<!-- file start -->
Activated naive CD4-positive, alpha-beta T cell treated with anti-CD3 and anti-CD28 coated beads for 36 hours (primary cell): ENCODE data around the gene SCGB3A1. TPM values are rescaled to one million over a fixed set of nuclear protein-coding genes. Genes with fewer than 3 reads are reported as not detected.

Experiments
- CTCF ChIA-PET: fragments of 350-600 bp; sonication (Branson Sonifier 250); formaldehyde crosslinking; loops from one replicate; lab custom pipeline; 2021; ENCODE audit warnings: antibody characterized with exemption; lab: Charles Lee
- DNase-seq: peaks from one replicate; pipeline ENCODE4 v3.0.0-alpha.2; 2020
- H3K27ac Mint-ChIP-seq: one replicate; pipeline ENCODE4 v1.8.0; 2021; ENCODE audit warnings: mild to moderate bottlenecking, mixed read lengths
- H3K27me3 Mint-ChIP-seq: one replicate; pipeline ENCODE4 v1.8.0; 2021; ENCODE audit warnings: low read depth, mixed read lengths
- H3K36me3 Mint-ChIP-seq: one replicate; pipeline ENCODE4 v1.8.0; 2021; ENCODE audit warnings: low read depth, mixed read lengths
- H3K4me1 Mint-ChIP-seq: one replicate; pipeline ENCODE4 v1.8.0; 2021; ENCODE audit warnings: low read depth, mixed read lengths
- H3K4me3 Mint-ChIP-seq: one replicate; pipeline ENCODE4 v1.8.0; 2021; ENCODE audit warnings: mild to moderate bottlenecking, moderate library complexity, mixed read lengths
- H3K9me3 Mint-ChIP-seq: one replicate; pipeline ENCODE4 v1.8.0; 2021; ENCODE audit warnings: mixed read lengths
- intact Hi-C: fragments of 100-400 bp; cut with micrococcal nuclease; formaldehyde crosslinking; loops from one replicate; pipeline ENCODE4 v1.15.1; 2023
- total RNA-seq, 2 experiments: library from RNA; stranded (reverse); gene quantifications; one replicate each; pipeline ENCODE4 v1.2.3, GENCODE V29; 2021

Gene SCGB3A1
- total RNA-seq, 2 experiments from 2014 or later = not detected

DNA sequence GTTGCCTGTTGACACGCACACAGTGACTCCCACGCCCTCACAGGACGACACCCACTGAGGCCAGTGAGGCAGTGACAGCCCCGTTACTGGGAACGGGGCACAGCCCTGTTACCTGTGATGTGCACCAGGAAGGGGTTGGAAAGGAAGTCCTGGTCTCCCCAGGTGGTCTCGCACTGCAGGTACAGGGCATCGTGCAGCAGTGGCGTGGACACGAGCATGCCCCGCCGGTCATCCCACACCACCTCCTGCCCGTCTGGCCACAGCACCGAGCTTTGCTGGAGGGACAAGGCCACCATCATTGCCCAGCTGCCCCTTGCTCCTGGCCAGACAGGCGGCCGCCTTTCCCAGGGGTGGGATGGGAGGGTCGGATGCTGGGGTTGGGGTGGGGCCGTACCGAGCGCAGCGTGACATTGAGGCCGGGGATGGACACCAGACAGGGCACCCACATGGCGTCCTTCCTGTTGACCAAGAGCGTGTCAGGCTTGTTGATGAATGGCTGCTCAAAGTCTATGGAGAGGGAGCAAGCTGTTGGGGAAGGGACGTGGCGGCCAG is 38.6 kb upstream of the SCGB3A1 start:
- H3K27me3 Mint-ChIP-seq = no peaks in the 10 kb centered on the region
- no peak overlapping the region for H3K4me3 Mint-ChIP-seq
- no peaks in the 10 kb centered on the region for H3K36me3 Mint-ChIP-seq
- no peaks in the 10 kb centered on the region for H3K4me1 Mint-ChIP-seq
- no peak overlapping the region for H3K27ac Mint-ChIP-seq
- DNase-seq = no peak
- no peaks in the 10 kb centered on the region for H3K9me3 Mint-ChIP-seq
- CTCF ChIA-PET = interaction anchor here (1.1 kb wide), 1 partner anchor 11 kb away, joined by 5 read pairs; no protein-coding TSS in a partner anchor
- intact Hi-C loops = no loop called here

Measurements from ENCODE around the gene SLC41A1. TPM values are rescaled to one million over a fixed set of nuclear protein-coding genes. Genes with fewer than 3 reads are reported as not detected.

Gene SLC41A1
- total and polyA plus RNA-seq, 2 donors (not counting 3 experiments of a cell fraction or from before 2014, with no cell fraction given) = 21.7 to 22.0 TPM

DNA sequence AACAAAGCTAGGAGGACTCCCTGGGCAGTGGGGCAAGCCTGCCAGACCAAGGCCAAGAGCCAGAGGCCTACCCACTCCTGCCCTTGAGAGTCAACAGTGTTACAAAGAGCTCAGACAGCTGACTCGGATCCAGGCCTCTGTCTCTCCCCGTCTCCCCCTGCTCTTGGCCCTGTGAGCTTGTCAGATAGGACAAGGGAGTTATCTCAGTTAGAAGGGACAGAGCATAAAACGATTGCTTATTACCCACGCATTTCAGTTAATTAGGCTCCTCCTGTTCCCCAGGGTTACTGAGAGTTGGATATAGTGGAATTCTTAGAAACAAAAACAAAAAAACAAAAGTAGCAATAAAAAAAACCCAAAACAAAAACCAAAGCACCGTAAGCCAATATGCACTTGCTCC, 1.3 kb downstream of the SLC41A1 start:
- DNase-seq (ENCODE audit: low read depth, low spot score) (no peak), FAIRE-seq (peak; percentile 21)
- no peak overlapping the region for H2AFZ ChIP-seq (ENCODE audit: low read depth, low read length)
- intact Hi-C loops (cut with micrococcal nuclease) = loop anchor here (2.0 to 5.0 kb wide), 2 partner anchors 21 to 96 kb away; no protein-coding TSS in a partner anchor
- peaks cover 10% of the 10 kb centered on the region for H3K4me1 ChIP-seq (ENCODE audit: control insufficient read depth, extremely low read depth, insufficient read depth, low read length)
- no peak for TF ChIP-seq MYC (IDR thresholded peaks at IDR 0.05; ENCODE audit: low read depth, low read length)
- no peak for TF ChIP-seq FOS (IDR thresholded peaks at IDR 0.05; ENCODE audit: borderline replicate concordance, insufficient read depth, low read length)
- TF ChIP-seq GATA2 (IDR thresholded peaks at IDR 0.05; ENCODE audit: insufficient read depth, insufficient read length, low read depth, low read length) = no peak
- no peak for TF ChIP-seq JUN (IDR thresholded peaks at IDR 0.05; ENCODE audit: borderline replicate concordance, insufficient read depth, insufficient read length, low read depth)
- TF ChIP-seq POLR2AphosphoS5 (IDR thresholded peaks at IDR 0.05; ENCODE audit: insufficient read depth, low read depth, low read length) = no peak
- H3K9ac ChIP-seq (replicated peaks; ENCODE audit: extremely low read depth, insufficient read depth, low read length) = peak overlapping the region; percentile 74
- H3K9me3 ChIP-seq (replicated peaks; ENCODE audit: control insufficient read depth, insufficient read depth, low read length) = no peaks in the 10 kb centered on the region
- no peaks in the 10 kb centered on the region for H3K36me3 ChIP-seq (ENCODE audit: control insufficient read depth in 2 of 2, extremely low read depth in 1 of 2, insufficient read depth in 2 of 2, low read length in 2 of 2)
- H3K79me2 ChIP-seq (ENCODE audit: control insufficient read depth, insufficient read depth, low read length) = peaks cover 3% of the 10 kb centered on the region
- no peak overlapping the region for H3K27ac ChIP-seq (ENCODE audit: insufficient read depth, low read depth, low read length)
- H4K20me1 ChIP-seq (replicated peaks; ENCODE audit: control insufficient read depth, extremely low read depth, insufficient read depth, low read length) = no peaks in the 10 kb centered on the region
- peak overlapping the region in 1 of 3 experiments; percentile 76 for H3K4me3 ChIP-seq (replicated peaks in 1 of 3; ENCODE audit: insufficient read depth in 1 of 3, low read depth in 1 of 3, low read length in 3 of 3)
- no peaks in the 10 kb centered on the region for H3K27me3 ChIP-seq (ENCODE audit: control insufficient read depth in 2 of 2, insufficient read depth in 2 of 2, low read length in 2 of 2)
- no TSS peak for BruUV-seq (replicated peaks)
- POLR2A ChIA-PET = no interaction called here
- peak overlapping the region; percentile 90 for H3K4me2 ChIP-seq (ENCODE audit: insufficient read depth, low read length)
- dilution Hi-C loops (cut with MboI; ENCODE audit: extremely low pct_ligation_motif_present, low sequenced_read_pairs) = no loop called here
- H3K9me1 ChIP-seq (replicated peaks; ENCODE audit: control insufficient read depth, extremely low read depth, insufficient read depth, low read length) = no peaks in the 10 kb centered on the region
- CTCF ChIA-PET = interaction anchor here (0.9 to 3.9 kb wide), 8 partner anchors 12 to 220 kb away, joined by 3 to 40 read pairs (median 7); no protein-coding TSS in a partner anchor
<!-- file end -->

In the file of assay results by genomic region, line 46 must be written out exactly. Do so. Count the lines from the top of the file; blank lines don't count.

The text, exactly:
- no TSS peak for BruUV-seq (replicated peaks)